There are three types of sights that you can have on your guns: fixed, adjustable, and optical. Both fixed and adjustable sights are called “iron sights” as a broad term.
If your fixed sights aren’t as accurate as you’d like them to be, don’t worry. Even though they’re called “fixed” sights, they can still be adjusted…they just take more effort.
Unlike adjustable sights, making adjustments to your fixed sights usually involves filing, welding, and using hammers and copper punches in order to adjust them. This can be a bit of a pain, which explains why many gun owners don’t bother fine tuning their guns with fixed sights.
When adjusting your sights, you need to account for two directions: vertical movement and horizontal movement. Which ones you move will depend on where your gun is firing.
Horizontal movements are made first. Don’t make vertical adjustments until you have your sights aligned horizontally.
Making Horizontal Adjustments
In order to make horizontal adjustments, you need to move the rear sight.
If you’re lucky enough to have a drift adjustable rear sight, simply loosen the screw and then use a copper punch and hammer. Copper won’t hurt the metal of your sights, but it might leave a yellow mark that should wipe off easily.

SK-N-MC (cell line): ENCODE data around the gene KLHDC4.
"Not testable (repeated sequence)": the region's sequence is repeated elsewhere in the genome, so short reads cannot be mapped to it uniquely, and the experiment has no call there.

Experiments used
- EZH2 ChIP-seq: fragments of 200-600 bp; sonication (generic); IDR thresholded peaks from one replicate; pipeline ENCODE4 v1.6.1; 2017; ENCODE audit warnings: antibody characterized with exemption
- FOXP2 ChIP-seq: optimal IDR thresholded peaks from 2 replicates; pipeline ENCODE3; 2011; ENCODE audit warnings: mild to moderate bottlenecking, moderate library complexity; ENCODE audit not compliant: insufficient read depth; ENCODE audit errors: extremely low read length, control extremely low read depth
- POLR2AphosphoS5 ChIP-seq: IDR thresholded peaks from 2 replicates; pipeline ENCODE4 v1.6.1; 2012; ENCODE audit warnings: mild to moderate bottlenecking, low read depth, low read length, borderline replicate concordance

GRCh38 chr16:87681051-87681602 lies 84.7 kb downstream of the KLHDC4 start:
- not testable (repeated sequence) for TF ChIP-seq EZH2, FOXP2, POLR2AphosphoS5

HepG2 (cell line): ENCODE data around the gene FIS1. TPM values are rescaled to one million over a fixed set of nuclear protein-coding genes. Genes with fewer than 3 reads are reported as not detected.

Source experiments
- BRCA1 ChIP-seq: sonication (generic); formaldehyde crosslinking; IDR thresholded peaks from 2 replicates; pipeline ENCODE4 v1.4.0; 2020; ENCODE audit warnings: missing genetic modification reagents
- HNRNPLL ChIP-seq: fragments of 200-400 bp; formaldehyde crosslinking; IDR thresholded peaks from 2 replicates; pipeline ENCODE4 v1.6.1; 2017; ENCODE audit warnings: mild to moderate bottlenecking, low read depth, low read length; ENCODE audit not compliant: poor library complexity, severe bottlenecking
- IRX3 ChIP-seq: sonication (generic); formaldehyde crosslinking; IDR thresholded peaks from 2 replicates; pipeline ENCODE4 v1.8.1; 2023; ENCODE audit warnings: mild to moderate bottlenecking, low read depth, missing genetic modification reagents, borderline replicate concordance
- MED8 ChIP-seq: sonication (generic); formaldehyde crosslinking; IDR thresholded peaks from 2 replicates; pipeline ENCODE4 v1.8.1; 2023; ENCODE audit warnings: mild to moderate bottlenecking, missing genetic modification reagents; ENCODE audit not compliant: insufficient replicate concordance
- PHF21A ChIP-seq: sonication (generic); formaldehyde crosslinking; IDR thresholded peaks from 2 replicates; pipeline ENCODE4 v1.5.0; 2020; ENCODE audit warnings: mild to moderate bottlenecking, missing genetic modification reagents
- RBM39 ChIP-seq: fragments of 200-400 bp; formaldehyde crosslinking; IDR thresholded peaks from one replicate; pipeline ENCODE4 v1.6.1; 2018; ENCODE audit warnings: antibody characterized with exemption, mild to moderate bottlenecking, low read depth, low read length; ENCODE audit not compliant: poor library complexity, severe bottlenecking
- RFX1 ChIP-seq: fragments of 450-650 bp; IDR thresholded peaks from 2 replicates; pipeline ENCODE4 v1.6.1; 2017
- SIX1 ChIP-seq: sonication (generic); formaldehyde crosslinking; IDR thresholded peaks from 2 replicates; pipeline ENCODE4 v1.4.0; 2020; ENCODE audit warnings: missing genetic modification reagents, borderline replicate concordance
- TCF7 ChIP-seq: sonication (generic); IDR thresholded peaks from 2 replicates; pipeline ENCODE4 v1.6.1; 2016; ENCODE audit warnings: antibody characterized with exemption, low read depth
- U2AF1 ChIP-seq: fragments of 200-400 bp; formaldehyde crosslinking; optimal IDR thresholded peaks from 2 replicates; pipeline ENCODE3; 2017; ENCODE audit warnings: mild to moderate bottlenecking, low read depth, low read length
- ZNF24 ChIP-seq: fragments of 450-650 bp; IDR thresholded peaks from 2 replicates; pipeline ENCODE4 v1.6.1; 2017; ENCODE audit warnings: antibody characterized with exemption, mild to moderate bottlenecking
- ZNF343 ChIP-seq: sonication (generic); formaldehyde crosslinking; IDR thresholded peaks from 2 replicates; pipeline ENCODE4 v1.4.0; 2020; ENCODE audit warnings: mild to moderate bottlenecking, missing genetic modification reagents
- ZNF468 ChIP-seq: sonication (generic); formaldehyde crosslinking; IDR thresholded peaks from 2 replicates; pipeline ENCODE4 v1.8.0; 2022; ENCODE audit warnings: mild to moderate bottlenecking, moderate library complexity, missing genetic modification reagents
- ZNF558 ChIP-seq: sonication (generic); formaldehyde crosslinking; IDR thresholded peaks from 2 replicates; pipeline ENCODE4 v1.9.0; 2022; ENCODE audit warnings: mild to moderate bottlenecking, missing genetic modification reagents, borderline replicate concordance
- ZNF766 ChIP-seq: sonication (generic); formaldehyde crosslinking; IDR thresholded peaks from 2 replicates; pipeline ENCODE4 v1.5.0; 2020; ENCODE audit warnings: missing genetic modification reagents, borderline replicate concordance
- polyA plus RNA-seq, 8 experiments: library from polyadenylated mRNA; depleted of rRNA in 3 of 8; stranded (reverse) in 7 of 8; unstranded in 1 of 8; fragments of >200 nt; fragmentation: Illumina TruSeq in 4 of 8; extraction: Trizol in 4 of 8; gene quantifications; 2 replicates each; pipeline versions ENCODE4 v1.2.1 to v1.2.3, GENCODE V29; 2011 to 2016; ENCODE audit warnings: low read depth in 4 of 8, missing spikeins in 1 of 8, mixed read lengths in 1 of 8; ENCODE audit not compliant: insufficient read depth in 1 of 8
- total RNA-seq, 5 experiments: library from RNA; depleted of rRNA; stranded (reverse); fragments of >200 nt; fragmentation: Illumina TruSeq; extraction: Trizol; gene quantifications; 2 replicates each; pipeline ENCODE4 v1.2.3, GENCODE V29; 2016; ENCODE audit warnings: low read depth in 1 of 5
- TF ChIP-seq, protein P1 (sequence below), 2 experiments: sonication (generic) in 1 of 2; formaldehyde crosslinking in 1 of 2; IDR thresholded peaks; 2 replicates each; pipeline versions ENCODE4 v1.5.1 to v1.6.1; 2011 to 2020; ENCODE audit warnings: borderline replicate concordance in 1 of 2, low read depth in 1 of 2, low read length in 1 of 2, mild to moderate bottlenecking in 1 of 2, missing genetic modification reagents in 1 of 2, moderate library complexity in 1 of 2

However, if your rear sight isn’t drift adjustable then you need to use a file to change the width of the slot. Your rear sight has is set up like football goal posts…two bars with empty space in the middle.
You can change the center point of these posts by using a file to remove material from one of the posts.
For example, if your gun was shooting too far to the right then you would need to remove material from the inside of the left post. This would change the center position of the sight and cause you to aim further to the left.
Making Vertical Adjustments
There are two ways of making vertical adjustments depending on how your gun is shooting. You’ll either need to file material off or add material by welding more metal onto it.
If your gun is shooting too high, you need to file material off of the front sight to make it shorter. This will make it so you tilt the gun farther down in order to line the sights up.
If your gun is shooting too low, you need to add material by welding it on to the front sight.